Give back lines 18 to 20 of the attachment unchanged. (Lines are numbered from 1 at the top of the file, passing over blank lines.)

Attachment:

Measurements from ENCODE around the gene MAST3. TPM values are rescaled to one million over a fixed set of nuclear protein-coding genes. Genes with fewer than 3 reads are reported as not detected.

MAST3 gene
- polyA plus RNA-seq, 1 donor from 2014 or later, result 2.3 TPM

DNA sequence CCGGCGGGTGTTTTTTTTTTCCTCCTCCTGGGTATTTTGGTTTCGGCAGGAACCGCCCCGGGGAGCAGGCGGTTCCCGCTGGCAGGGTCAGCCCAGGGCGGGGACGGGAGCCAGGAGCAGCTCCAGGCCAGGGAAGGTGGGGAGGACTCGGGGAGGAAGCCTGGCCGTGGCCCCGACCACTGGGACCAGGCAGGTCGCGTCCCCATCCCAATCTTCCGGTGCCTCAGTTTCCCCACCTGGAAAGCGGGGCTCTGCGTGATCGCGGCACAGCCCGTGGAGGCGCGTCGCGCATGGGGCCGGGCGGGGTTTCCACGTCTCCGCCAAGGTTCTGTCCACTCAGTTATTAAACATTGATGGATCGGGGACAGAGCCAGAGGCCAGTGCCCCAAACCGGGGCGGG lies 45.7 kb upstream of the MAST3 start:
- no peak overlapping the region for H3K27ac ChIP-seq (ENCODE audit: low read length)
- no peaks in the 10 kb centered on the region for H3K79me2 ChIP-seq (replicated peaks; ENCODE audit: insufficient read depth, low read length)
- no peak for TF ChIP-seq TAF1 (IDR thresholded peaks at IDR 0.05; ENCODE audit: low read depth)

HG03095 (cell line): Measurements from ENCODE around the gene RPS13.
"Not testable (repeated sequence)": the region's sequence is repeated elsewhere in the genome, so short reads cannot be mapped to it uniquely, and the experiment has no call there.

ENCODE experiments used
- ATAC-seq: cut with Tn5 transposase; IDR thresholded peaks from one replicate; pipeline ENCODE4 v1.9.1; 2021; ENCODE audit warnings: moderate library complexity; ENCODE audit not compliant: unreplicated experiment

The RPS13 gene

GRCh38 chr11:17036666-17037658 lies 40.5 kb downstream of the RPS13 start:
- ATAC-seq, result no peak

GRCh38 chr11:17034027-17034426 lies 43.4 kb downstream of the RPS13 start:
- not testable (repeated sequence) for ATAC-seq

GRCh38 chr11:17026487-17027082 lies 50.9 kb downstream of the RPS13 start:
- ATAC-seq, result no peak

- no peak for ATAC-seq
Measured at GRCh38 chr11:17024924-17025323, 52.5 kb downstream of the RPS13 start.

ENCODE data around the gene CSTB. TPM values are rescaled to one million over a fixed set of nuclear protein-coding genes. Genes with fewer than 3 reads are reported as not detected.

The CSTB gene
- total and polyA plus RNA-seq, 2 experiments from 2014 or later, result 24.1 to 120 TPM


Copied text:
- ATAC-seq, result no peak

- no peak for ATAC-seq
Measured at GRCh38 chr11:17024924-17025323, 52.5 kb downstream of the RPS13 start.